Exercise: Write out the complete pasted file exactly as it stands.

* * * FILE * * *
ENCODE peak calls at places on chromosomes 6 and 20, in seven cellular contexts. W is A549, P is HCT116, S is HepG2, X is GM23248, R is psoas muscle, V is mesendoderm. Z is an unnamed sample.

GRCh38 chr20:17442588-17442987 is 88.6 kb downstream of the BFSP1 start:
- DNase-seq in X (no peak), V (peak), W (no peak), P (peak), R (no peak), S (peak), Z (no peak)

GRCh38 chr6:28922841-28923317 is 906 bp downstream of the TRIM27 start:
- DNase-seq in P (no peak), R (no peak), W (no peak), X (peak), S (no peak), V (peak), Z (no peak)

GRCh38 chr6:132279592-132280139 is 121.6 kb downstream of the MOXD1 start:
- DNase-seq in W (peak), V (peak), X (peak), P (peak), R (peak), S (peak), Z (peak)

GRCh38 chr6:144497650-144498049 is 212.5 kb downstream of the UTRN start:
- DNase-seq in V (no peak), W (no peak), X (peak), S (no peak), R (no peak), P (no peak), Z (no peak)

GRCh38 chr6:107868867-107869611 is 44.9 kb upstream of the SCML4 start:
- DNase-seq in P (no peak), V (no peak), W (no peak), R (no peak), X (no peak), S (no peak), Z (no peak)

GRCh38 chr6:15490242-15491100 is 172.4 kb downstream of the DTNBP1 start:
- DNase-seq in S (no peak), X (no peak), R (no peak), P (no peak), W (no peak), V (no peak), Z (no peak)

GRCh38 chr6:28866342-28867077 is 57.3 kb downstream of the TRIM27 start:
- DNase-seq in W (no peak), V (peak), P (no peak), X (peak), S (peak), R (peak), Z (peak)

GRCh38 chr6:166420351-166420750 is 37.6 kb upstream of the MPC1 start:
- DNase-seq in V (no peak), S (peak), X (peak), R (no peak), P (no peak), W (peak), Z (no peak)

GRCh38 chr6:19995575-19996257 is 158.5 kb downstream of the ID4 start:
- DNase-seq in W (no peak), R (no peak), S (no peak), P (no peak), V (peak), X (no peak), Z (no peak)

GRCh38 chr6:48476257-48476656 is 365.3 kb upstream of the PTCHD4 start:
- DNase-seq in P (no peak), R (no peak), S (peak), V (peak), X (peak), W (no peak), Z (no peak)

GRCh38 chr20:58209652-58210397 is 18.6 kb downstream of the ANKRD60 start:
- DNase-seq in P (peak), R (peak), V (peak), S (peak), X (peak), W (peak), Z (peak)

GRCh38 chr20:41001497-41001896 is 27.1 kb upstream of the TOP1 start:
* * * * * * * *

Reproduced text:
ENCODE peak calls at places on chromosomes 6 and 20, in seven cellular contexts. W is A549, P is HCT116, S is HepG2, X is GM23248, R is psoas muscle, V is mesendoderm. Z is an unnamed sample.

GRCh38 chr20:17442588-17442987 is 88.6 kb downstream of the BFSP1 start:
- DNase-seq in X (no peak), V (peak), W (no peak), P (peak), R (no peak), S (peak), Z (no peak)

GRCh38 chr6:28922841-28923317 is 906 bp downstream of the TRIM27 start:
- DNase-seq in P (no peak), R (no peak), W (no peak), X (peak), S (no peak), V (peak), Z (no peak)

GRCh38 chr6:132279592-132280139 is 121.6 kb downstream of the MOXD1 start:
- DNase-seq in W (peak), V (peak), X (peak), P (peak), R (peak), S (peak), Z (peak)

GRCh38 chr6:144497650-144498049 is 212.5 kb downstream of the UTRN start:
- DNase-seq in V (no peak), W (no peak), X (peak), S (no peak), R (no peak), P (no peak), Z (no peak)

GRCh38 chr6:107868867-107869611 is 44.9 kb upstream of the SCML4 start:
- DNase-seq in P (no peak), V (no peak), W (no peak), R (no peak), X (no peak), S (no peak), Z (no peak)

GRCh38 chr6:15490242-15491100 is 172.4 kb downstream of the DTNBP1 start:
- DNase-seq in S (no peak), X (no peak), R (no peak), P (no peak), W (no peak), V (no peak), Z (no peak)

GRCh38 chr6:28866342-28867077 is 57.3 kb downstream of the TRIM27 start:
- DNase-seq in W (no peak), V (peak), P (no peak), X (peak), S (peak), R (peak), Z (peak)

GRCh38 chr6:166420351-166420750 is 37.6 kb upstream of the MPC1 start:
- DNase-seq in V (no peak), S (peak), X (peak), R (no peak), P (no peak), W (peak), Z (no peak)

GRCh38 chr6:19995575-19996257 is 158.5 kb downstream of the ID4 start:
- DNase-seq in W (no peak), R (no peak), S (no peak), P (no peak), V (peak), X (no peak), Z (no peak)

GRCh38 chr6:48476257-48476656 is 365.3 kb upstream of the PTCHD4 start:
- DNase-seq in P (no peak), R (no peak), S (peak), V (peak), X (peak), W (no peak), Z (no peak)

GRCh38 chr20:58209652-58210397 is 18.6 kb downstream of the ANKRD60 start:
- DNase-seq in P (peak), R (peak), V (peak), S (peak), X (peak), W (peak), Z (peak)

GRCh38 chr20:41001497-41001896 is 27.1 kb upstream of the TOP1 start: